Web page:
Many of us live lives where we feel we are just doing stuff because that's just how it's panned out, not because we have any sense of purpose over our lives. Many of us don't have a glorious sense of being where we are because of the amazing guidance of God. No, we feel we are where we are because of the things that happened, and where we are at the moment we can't see the hand of God in it all!

     And what makes it worse is that when you are feeling you are a prisoner to the circumstances, you feel you'll be in that place for the rest of your life. God hasn't turned up yet, so why should he turn up tomorrow. The funny thing is that the appearance of God on our case isn't usually heralded by trumpets! Moses was ruled by the circumstances and now God takes the initiative to make him a man who directs the circumstances and brings dramatic change.


An Old Man

     Fourth, Moses was an old man. For forty years he had been a Prince of Egypt, and then he threw it all away. For forty years he had looked after sheep. The past is dead and buried. Hope has died. There is no future – except in the wilderness. He's actually past the “three score years and ten” and so humanly speaking he must be getting ready to collect his pension (if they'd had such things!). If anything is going to change in this world, it's going to have to be by a younger person, I'm just counting days to heaven!


    That's how it is for many of us. We've blown it. It all went wrong. Dreams were dashed. Hope died. We feel it is too late now. We've missed it. We're feeling old. We may be feeling weak and infirm and we look to ‘the young people' to do God's stuff. We've forgotten that the Psalmist offered the hope of fruitfulness right the way through old age (Psa 92:12-15). So here is Moses, an old man without hope, and suddenly God takes the initiative to raise up a new life, guided and directed by God and empowered by God in such a way that the world will never be the same again.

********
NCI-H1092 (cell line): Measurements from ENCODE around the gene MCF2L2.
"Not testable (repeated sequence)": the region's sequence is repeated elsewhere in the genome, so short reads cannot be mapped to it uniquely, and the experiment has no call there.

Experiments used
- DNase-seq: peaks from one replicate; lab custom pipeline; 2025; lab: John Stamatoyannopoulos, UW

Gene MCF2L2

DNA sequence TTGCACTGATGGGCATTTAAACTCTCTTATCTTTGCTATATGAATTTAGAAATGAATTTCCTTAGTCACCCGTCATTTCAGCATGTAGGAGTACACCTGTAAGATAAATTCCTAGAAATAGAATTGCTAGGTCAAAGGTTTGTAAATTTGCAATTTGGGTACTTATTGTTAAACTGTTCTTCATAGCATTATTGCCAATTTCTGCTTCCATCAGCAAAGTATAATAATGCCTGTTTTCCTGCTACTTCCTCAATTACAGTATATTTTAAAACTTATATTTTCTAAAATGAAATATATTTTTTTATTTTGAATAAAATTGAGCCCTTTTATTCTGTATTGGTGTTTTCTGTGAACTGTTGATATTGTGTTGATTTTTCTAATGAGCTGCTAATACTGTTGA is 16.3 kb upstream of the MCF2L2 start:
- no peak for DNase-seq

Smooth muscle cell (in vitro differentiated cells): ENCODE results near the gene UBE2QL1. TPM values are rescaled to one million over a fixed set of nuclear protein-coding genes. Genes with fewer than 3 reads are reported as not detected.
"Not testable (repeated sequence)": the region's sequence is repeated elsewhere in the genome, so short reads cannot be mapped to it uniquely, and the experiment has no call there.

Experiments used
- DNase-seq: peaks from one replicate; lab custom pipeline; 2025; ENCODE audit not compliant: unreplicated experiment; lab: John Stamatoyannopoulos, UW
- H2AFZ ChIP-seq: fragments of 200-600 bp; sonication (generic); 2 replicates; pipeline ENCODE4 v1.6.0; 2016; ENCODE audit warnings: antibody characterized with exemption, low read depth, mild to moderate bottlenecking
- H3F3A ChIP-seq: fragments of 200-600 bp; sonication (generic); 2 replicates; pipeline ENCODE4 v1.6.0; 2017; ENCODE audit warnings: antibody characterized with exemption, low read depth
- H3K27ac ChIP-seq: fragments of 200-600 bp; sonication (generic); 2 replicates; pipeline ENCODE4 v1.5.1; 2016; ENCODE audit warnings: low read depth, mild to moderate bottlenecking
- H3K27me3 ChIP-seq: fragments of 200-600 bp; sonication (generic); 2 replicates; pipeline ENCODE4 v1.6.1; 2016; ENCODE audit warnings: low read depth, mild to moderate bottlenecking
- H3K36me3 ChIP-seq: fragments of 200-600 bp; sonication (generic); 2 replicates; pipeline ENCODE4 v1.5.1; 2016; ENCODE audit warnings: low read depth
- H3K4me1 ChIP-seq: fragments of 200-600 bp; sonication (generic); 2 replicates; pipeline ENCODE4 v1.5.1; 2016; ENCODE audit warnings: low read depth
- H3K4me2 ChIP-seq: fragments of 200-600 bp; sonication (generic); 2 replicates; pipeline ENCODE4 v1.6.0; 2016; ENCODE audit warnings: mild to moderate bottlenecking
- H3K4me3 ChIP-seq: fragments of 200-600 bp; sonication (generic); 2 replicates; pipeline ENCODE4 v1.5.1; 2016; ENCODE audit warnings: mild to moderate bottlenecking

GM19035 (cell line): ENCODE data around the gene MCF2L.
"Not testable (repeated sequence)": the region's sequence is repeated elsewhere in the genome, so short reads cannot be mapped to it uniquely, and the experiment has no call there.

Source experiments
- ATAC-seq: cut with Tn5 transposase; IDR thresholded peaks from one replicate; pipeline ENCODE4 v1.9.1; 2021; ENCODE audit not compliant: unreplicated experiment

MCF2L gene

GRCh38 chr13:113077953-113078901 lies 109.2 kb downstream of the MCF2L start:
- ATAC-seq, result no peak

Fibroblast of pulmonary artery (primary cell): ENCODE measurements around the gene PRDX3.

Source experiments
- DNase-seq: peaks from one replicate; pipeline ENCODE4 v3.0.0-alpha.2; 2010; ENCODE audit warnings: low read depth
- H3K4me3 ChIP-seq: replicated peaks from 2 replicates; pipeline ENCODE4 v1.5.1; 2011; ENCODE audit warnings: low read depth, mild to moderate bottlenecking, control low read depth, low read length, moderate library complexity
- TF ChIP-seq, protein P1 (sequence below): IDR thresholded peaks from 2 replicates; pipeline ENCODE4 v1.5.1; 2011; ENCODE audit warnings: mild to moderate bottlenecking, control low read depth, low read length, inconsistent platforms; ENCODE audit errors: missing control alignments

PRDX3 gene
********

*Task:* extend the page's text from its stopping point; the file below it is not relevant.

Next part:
This is the first thing that the story of Moses tells us: God is a God who comes to people who have lost their past potential, to people who have blown it, to people blown along by the circumstances, people who have lost hope, and He reveals Himself as the One who has seen it all, heard it all, and now comes down to change it all (Ex 3:7,8).


       And you thought God wasn't interested in failures?



3.5 The Identifiable God – Understandable (Ex 3:6)


Names are Important

       If the first point in the Moses story was obvious, the second is even more obvious. God communicates with us through names. Names in the Bible were very important. They told you something about the person, or about the hopes of his parents for him.


       Some names describe character, such as Nabal in 1 Sam 25:25, which means ‘folly'. How prophetic of his parents to call him a name which would ultimately be the cause of his death (or was it a case of self-fulfilling prophecy?)

       Some names described appearance. For instance Esau simply meant ‘red'. Some names describe activity. Satan means 'adversary'.  Some names were given to indicate a change in future destiny. Abram meant 'exalted father', or honourable head of the family, whereas Abraham meant 'father of a multitude' (given while he was still childless, but believing for a family). Jacob meant 'cheat' or twister, and then Israel meant 'prince with God'.  In the New Testament Simon meant a 'stone', whereas Peter meant a 'rock'.


Names of God